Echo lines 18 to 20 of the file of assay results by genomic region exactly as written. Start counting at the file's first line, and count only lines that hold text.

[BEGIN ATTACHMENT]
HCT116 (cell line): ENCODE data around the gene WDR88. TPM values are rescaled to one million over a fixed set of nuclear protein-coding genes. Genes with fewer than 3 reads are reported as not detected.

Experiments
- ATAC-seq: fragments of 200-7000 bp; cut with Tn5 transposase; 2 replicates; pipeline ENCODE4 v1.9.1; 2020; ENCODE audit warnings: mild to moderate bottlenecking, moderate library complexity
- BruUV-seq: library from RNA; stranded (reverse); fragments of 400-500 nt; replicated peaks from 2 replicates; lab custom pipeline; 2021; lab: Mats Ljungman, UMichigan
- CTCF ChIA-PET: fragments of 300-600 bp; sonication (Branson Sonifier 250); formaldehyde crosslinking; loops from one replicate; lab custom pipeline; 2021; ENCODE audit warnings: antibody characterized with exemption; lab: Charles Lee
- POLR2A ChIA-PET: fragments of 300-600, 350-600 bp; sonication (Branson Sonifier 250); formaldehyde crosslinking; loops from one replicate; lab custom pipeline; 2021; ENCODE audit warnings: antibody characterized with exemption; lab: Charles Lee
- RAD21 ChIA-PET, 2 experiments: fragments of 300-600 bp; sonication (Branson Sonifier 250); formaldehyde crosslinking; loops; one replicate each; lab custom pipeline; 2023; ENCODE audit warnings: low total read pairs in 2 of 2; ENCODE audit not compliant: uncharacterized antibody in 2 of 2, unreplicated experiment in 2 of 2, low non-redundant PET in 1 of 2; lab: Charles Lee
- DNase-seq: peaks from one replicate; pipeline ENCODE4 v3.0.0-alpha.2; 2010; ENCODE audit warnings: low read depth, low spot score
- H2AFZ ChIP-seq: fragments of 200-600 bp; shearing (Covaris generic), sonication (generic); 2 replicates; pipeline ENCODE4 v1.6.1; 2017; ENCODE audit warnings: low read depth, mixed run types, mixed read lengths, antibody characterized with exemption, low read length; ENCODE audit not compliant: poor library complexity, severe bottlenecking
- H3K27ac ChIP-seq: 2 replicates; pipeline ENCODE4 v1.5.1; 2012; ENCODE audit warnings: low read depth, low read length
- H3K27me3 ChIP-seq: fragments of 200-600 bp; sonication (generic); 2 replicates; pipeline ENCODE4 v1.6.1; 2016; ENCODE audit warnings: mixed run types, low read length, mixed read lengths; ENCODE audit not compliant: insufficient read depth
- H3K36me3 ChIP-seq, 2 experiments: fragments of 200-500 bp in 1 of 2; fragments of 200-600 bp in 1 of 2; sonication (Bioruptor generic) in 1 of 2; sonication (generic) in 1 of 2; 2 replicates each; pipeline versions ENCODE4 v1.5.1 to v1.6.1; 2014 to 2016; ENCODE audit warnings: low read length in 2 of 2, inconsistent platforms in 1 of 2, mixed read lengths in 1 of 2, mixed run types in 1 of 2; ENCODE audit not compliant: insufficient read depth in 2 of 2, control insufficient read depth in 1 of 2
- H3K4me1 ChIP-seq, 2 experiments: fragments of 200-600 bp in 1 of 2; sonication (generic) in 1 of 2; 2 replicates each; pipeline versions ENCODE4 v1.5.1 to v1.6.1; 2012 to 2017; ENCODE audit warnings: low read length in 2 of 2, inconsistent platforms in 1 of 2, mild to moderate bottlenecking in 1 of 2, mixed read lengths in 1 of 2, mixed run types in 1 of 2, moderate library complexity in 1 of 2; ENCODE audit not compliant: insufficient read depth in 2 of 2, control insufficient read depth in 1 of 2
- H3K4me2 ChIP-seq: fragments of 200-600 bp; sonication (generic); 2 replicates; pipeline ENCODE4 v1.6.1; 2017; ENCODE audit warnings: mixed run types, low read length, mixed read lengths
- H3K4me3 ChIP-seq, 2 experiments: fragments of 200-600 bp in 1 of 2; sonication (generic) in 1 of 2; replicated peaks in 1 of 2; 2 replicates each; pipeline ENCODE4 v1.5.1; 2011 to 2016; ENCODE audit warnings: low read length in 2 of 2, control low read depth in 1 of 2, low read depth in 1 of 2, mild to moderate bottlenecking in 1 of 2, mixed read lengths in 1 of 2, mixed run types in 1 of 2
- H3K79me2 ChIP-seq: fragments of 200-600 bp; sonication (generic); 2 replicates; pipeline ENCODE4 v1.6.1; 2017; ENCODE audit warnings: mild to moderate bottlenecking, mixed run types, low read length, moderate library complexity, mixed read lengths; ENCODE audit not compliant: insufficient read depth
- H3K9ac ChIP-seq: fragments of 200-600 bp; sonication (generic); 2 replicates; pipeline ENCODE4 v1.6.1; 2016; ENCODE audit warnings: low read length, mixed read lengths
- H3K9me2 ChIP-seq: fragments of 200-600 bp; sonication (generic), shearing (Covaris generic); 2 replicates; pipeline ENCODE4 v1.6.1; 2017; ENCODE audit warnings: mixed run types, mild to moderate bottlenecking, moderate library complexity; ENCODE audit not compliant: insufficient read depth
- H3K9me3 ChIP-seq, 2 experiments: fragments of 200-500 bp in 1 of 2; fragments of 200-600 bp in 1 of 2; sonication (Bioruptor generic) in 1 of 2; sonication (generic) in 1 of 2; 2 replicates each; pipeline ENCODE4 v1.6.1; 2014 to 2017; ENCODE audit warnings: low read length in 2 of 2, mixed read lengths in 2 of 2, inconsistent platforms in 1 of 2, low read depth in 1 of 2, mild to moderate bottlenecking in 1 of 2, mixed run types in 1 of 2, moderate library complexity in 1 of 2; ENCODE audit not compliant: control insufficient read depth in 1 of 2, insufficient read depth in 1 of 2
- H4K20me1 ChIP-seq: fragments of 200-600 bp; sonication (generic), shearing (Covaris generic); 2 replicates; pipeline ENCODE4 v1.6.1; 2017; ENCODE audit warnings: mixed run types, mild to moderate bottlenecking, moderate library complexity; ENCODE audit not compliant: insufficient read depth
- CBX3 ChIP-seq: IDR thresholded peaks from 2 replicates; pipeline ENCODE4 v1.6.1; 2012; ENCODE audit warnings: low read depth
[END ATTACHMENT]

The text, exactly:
- H3K9me2 ChIP-seq: fragments of 200-600 bp; sonication (generic), shearing (Covaris generic); 2 replicates; pipeline ENCODE4 v1.6.1; 2017; ENCODE audit warnings: mixed run types, mild to moderate bottlenecking, moderate library complexity; ENCODE audit not compliant: insufficient read depth
- H3K9me3 ChIP-seq, 2 experiments: fragments of 200-500 bp in 1 of 2; fragments of 200-600 bp in 1 of 2; sonication (Bioruptor generic) in 1 of 2; sonication (generic) in 1 of 2; 2 replicates each; pipeline ENCODE4 v1.6.1; 2014 to 2017; ENCODE audit warnings: low read length in 2 of 2, mixed read lengths in 2 of 2, inconsistent platforms in 1 of 2, low read depth in 1 of 2, mild to moderate bottlenecking in 1 of 2, mixed run types in 1 of 2, moderate library complexity in 1 of 2; ENCODE audit not compliant: control insufficient read depth in 1 of 2, insufficient read depth in 1 of 2
- H4K20me1 ChIP-seq: fragments of 200-600 bp; sonication (generic), shearing (Covaris generic); 2 replicates; pipeline ENCODE4 v1.6.1; 2017; ENCODE audit warnings: mixed run types, mild to moderate bottlenecking, moderate library complexity; ENCODE audit not compliant: insufficient read depth